IF LIFE BEGINS AT 40, WHY AM I 43 AND HAVE NO LIFE?

So, I’m 43 now, and it’s weird, but I don’t feel any wiser then I did when I was 42.

Actually, it was a good turning, this year. For a start, the day of my birthday fell on my RDO, so, you know, free day off. I was gifted up the wazoo– a massive Lego set from Luscious and the kids and the 4-DVD box set of Sealab 2021 from Aiden, which pretty much covers my geekdom from front to back so I was a happy fat man. And I was the victim of a surprise birthday lunch attended by several friends, so I ended the weekend feeling like a suitably pampered and satisfied birthday boy: my thanks to Kris & Kim McMinn, Stephen Dedman and Lily Chrywenstrom for coming down to the Batthaim and making my afternoon such an enjoyable one. And thanks to my darling wife and beautiful children for reminding me that they’re sneaky bald-faced liars who can’t be trusted…. but lovely ones, who are good to me. 🙂

Multiply 9 by 14, divide by 9.14, add 9, subtract 14, multiply by some other number and take away some stuff, and it’s suitable for age 43!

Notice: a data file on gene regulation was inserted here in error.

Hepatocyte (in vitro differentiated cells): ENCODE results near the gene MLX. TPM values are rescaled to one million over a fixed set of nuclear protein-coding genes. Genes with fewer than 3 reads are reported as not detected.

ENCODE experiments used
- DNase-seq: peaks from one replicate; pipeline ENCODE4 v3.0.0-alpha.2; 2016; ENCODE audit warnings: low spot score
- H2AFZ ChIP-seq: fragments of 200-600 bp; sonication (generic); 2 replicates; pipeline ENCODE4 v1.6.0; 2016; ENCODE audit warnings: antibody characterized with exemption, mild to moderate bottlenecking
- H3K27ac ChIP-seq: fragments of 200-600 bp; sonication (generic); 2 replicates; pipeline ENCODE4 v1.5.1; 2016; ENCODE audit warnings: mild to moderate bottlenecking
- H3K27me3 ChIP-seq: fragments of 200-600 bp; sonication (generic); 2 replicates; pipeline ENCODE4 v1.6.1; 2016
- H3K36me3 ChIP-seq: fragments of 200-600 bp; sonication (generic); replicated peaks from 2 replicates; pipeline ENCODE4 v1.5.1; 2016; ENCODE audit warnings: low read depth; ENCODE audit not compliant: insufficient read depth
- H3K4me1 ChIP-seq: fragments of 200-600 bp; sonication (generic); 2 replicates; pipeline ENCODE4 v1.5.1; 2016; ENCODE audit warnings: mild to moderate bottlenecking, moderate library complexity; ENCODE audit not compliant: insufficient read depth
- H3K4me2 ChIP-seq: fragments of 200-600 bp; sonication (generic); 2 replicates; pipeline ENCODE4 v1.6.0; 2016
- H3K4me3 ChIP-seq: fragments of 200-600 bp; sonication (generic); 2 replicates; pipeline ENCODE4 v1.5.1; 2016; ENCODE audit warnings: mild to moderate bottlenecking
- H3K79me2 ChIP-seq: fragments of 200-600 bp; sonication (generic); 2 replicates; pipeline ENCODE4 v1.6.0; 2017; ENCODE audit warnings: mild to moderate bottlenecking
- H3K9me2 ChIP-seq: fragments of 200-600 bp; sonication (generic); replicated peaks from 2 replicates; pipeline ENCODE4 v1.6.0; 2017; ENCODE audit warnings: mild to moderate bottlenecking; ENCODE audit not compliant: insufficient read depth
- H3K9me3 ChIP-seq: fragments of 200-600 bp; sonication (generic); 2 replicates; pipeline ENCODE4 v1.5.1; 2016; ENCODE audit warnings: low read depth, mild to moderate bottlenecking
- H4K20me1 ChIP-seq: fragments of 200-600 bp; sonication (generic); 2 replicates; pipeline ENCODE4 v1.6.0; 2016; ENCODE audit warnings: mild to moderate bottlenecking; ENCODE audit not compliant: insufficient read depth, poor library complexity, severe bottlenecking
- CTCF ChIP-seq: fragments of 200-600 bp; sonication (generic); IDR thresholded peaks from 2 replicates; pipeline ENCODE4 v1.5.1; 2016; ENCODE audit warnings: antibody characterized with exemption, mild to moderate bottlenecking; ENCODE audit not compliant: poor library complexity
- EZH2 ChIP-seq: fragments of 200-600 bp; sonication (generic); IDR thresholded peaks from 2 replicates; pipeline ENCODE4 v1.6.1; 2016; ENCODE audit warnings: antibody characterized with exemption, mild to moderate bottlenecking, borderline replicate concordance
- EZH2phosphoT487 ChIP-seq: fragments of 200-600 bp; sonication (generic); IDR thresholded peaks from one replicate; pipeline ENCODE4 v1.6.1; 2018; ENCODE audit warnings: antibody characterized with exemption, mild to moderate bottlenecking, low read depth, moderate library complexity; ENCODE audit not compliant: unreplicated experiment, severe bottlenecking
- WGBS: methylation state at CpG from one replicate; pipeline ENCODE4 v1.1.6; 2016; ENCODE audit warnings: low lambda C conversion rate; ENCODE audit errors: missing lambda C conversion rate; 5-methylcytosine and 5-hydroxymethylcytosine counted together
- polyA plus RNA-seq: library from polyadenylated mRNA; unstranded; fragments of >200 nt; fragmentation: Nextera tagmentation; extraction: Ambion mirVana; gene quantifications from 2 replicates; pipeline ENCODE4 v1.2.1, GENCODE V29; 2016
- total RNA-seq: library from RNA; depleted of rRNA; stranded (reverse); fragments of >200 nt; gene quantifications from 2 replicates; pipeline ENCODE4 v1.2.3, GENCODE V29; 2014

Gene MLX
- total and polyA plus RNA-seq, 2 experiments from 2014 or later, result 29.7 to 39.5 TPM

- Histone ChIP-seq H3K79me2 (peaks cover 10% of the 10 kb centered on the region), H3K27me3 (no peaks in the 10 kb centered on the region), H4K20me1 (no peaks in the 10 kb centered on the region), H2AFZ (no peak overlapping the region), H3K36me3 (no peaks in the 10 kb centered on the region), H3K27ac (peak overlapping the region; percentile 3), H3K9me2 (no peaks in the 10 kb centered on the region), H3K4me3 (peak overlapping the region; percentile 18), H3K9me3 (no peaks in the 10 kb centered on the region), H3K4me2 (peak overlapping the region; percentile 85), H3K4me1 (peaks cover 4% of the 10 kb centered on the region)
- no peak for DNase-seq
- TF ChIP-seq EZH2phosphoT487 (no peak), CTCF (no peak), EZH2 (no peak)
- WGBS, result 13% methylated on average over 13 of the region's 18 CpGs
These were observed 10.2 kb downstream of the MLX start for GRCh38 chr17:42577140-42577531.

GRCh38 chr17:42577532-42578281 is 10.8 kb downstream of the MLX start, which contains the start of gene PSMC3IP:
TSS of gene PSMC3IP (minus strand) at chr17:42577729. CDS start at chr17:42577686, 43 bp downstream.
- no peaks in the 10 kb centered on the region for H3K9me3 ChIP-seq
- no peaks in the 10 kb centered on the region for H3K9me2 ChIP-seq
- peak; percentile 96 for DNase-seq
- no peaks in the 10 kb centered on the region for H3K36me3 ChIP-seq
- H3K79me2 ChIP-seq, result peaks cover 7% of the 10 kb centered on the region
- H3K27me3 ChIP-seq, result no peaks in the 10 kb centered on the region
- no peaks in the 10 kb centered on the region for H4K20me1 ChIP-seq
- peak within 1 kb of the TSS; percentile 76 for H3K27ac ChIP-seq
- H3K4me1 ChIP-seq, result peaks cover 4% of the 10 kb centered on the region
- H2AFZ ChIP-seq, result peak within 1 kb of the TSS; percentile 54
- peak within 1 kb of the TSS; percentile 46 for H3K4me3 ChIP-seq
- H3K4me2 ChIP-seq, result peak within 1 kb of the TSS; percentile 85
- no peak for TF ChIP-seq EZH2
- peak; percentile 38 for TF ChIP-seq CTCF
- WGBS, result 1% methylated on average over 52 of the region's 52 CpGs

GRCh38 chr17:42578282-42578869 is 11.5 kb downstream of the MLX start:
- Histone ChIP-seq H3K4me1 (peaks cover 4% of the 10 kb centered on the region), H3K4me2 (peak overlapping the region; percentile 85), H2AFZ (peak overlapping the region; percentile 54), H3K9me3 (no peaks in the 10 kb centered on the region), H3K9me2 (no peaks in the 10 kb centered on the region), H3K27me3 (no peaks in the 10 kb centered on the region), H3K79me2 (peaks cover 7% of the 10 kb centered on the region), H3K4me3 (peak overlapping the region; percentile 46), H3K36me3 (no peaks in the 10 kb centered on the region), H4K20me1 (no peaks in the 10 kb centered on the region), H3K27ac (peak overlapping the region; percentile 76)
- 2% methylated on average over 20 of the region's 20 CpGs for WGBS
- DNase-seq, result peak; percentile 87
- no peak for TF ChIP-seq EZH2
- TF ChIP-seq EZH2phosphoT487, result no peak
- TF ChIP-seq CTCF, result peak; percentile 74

Professionally, I don’t know what to make of my life. I’m at the best day job I’ve ever had, but, well, it’s still a day job, and when it comes down to it, I begrudge anything that takes me away from Luscious and the kids, and equally begrudge anything that takes me away from the one thing I want to do with my life, which is to build this writing career I thought I’d have by now. I resent work when I’m writing because it takes me away from that writing, and when I’m not writing I resent it because it’s the block that stands between me and the writing I should be doing.

And right now, I’m doing a bunch of writing. Having signed up for Nanowrimo again this year I’ve managed just under 8000 words on Canals of Anguilar, my latest novel, which isn’t Nano speed but it’s 8000 more words than I managed in October, so it’s doing what it needs to do. And while I can’t reveal details until contracts are finalised and formal announcements are formally announced, I’ve been invited to present a workshop at a pretty damned decent writer’s festival in 2014 and I’ve sold Magwitch and Bugrat, so you can officially add “children’s author” to my list of crimes against humanity. All in all, despite feeling like I’m betwixt and between in my writing career, I’m making some advances which– I’d like to think– are going to take me further afield than the small genre pond in which I’ve been swimming so far.